Traditional underlayments are vulnerable to damage before the protective roofing material is layed down. For example, traditional underlayments can be damaged by workers walking on the underlayment or by items dropped on the underlayment. Ripped or torn underlayment will not serve as an effective waterproofing barrier and must be patched before the roofing material can be layed down.

In addition, conventional asphalt underlayments can stain certain roofing materials, such as concrete tiles or shingles. The asphalt from the underlayment migrates upward from the underlayment and into the concrete tile, thereby staining the tile.

The roofing underlayment should also help protect a roof deck from flaming, even when noncombustible roofing materials are employed as the visible roof covering. For instance, metal roofing materials, either standing seam or shingles, are typically considered noncombustible materials. However, for noncombustible metal roof coverings to achieve a Class A fire resistance rating, a ½ inch layer of gypsum board or a layer of ¼ inch Dens-Deck board is usually required on top of the roof deck beneath the saturated felt underlayment that is under the metal roof covering. That is because the heat of a fire burning on top of roofing materials, including noncombustible metal roof coverings, passes through the material to the underlayment which is then susceptible to burning and disintegration. Thus, it has heretofore been deemed necessary to place gypsum board or Dens-Deck board on a roof deck beneath felt underlayment and non-combustible metal roofing materials, even though such boards raise the cost of the roofing materials and their application, and despite the facts that they are heavy, difficult to handle, require covering to protect from rain, and are slippery on steep slopes; because otherwise, a Class A fire resistance rating cannot be achieved.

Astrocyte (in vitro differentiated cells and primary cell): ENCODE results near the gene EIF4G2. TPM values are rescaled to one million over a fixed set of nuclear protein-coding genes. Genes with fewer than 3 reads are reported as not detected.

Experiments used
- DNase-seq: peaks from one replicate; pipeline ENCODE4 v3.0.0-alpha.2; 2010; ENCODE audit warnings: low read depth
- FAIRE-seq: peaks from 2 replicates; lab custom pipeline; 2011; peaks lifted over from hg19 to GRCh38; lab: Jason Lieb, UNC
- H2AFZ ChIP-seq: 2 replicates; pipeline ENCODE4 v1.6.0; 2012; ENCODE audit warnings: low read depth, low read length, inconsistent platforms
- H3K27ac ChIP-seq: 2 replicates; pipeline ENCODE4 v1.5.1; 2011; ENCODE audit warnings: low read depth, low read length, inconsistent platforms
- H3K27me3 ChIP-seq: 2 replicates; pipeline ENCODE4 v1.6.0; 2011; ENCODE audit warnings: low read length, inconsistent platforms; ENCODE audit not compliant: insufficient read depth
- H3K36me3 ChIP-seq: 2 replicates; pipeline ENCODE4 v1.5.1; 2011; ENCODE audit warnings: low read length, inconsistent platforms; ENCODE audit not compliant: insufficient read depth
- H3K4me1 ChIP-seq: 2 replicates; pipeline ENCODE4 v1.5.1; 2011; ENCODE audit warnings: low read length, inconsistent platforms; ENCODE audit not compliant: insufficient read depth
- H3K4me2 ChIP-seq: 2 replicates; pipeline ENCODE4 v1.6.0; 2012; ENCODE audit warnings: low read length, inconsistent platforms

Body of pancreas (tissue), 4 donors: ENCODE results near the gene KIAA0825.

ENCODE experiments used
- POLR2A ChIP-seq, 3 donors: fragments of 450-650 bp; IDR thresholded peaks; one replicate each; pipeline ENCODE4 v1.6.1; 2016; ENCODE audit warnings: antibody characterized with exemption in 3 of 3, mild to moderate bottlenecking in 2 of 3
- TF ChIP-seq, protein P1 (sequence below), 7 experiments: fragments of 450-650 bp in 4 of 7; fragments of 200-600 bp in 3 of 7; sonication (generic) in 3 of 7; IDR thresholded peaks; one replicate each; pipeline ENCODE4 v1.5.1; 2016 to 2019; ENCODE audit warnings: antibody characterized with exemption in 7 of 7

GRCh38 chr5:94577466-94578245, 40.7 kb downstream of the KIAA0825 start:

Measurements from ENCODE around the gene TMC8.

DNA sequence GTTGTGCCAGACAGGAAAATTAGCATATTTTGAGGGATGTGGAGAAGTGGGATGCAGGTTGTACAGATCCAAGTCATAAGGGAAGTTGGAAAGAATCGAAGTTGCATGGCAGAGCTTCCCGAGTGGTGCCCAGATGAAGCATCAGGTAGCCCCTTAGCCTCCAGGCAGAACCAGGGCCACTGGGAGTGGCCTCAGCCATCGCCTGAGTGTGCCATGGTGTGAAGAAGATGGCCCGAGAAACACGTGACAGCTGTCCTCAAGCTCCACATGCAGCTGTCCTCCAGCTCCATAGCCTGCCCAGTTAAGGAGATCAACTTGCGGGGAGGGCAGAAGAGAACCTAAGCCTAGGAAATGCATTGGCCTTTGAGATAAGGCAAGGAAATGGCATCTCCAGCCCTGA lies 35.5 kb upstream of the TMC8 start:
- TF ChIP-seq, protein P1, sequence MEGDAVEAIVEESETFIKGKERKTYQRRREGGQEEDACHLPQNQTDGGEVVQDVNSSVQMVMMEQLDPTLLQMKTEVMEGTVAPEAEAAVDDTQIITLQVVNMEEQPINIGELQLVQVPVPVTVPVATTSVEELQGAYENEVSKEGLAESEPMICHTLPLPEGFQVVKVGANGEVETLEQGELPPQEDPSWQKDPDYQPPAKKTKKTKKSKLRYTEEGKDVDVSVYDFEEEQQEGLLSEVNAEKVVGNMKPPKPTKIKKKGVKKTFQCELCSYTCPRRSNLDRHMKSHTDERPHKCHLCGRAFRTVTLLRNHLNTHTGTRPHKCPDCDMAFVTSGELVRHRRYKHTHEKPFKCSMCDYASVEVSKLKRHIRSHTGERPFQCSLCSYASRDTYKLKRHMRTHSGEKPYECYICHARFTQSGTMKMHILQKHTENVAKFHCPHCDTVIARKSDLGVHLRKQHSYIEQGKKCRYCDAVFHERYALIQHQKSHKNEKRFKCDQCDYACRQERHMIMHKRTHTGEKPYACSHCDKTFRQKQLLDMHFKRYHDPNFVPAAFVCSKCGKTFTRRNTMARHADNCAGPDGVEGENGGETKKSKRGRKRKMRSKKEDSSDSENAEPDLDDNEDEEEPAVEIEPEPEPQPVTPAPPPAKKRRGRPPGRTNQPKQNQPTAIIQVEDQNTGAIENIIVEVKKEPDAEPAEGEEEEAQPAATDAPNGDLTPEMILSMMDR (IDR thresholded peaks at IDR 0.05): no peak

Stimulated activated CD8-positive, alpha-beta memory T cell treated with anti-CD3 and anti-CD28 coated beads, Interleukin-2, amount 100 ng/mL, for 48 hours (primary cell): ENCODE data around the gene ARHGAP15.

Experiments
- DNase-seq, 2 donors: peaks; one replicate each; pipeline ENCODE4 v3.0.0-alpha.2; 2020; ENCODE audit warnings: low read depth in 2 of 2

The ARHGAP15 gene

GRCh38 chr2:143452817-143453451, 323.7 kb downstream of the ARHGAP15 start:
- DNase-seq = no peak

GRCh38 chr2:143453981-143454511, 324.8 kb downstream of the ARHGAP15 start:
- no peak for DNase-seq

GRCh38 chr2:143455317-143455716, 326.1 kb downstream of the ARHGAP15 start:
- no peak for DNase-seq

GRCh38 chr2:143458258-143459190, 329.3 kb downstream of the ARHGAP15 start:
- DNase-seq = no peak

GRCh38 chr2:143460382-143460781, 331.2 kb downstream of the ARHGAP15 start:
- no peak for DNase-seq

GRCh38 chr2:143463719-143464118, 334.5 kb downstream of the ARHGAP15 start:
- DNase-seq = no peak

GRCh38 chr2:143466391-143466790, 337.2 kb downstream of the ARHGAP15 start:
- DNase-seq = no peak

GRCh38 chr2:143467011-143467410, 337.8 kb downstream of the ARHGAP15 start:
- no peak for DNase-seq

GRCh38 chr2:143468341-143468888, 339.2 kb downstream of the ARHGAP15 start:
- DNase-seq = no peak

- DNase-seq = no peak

There is a need for a sturdy, water-resistant and fire-resistant roofing underlayment system that does not tend to wrinkle or distort when layed down and that is resistant to tearing or ripping. There is also a need for a roofing underlayment that does not tend to stain concrete tiles.

Other parts of a building structure besides the roof often require a waterproofing barrier. For example, subterranean concrete walls often require a waterproofing barrier to prevent water seepage into the basement. Concrete walls are traditionally waterproofed by spraying or coating the walls with a waterproof substance or by attaching a waterproof fabric to the wall. However, these waterproofing barriers must be protected from damage, particularly required when the waterproofing barrier is applied to the outside of a subterranean wall. For example, a waterproofing barrier applied to the outside of a subterranean wall can be damaged by rocks or other materials in the dirt that adjoins the outside wall.

One conventional method of protecting the waterproofing barrier from damage involves overlaying a protecting board, such as a foam board, over the waterproof barrier. This added step of adding a protecting layer increases the time and expense of waterproofing. Thus, there has long been a need for an article that can be used as a waterproofing barrier without the need to apply an additional protecting layer.